Chapter 14 - The Escape
"Our fault," said Rinkitink, "is that we conquer only one of these twin islands at a time. When we conquered Regos, our foes all came to Coregos, and now that we have conquered Coregos, the Queen has fled to Regos. And each time they removed the bridge of boats, so that we could not follow them."
"What has become of our own boat, in which we came from Pingaree?" asked Bilbil.
"We left it on the shore of Regos," replied the Prince, "but I wonder if we could not get it again."
"Why don't you ask the White Pearl?" suggested Rinkitink.
"That is a good idea," returned the boy, and at once he drew the White Pearl from its silken bag and held it to his ear. Then he asked: "How may I regain our boat?"
The Voice of the Pearl replied: "Go to the south end of the Island of Coregos, and clap your hands three times and the boat will come to you.
"Very good!" cried Inga, and then he turned to his companions and said: "We shall be able to get our boat whenever we please; but what then shall we do?"
"Take me home in it!" pleaded Zella.
"Come with me to my City of Gilgad," said the King, "where you will be very welcome to remain forever."
"No," answered Inga, "I must rescue my father and mother, as well as my people. Already I have the women and children of Pingaree, but the men are with my father in the mines of Regos, and my dear mother has been taken away by Queen Cor. Not until all are rescued will I consent to leave these islands."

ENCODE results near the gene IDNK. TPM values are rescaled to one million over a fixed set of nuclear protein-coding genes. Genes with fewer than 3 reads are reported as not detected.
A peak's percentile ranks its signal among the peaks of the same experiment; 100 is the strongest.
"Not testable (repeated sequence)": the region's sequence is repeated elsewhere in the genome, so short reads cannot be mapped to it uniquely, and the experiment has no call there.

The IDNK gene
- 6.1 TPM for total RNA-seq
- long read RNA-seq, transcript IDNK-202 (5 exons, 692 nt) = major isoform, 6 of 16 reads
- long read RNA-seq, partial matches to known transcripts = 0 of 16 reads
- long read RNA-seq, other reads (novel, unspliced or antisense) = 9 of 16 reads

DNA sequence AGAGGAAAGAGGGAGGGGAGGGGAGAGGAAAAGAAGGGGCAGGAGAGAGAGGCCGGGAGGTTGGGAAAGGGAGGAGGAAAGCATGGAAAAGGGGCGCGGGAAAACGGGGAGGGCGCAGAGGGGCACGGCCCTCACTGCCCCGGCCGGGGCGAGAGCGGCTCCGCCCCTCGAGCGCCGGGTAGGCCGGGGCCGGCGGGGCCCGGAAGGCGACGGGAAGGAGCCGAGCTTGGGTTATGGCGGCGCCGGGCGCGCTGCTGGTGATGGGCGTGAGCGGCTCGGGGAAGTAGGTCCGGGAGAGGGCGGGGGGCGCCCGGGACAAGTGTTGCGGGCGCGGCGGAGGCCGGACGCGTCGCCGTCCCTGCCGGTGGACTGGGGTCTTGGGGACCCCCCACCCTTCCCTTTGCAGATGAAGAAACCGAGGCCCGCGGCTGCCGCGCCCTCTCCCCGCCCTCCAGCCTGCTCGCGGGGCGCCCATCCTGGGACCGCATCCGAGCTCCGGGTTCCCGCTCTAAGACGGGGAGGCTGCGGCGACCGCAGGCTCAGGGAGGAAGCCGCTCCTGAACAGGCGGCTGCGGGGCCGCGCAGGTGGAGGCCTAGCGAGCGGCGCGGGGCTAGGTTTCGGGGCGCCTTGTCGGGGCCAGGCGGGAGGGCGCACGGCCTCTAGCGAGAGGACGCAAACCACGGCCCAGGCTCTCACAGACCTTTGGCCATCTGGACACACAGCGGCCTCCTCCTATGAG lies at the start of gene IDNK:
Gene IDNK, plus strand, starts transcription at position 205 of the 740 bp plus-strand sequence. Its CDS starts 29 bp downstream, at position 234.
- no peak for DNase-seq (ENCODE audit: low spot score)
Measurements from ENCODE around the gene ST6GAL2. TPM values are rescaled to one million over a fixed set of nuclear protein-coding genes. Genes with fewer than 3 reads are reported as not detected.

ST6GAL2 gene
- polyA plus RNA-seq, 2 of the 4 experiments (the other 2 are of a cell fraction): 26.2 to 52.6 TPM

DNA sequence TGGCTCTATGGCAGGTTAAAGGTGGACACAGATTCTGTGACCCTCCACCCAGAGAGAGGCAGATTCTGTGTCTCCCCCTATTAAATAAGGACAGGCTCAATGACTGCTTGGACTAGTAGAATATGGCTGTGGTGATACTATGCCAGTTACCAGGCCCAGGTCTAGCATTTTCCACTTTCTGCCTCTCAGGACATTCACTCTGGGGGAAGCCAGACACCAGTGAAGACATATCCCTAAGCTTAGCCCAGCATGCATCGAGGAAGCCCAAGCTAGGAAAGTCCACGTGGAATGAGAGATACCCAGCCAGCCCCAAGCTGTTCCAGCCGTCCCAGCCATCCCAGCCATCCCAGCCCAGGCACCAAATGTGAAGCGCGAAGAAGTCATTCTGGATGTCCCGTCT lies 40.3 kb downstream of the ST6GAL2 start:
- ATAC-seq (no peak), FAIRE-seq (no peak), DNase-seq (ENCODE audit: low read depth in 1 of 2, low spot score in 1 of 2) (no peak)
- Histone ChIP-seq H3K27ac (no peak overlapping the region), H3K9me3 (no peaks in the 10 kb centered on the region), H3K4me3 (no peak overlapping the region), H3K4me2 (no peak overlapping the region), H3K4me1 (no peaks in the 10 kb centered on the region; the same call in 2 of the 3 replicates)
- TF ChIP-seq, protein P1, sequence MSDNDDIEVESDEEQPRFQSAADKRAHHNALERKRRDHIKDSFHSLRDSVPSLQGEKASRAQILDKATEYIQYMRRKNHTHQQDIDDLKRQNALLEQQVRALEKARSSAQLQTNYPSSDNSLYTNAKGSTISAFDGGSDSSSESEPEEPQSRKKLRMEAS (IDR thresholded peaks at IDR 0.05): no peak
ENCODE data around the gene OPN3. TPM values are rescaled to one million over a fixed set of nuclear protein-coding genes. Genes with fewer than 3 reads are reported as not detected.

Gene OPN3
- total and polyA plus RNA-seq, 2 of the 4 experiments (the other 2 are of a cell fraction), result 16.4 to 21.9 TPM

"Quite right!" exclaimed Bilbil.
"On second thought," said Rinkitink, "I agree with you. If you are careful to sleep in your shoes, and never take them off again, I believe you will be able to perform the task you have undertaken."
They counseled together for a long time as to their mode of action and it was finally considered best to make the attempt to liberate King Kitticut first of all, and with him the men from Pingaree. This would give them an army to assist them and afterward they could march to Regos and compel Queen Cor to give up the Queen of Pingaree. Zella told them that they could go in their boat along the shore of Regos to a point opposite the mines, thus avoiding any conflict with the warriors of King Gos.
This being considered the best course to pursue, they resolved to start on the following morning, as night was even now approaching. The servants being all busy in caring for the women and children, Zella undertook to get a dinner for Inga and Rinkitink and herself and soon prepared a fine meal in the palace kitchen, for she was a good little cook and had often helped her mother. The dinner was served in a small room overlooking the gardens and Rinkitink thought the best part of it was the sweet honey, which he spread upon the biscuits that Zella had made. As for Bilbil, he wandered through the palace grounds and found some grass that made him a good dinner.
During the evening Inga talked with the women and cheered them, promising soon to reunite them with their husbands who were working in the mines and to send them back to their own island of Pingaree.
Next morning the boy rose bright and early and found that Zella had already prepared a nice breakfast. And after the meal they went to the most southern point of the island, which was not very far away, Rinkitink riding upon Bilbil's back and Inga and Zella following behind them, hand in hand.
When they reached the water's edge the boy advanced and clapped his hands together three times, as the White Pearl had told him to do. And in a few moments they saw in the distance the black boat with the silver lining, coming swiftly toward them from the sea. Presently it grounded on the beach and they all got into it.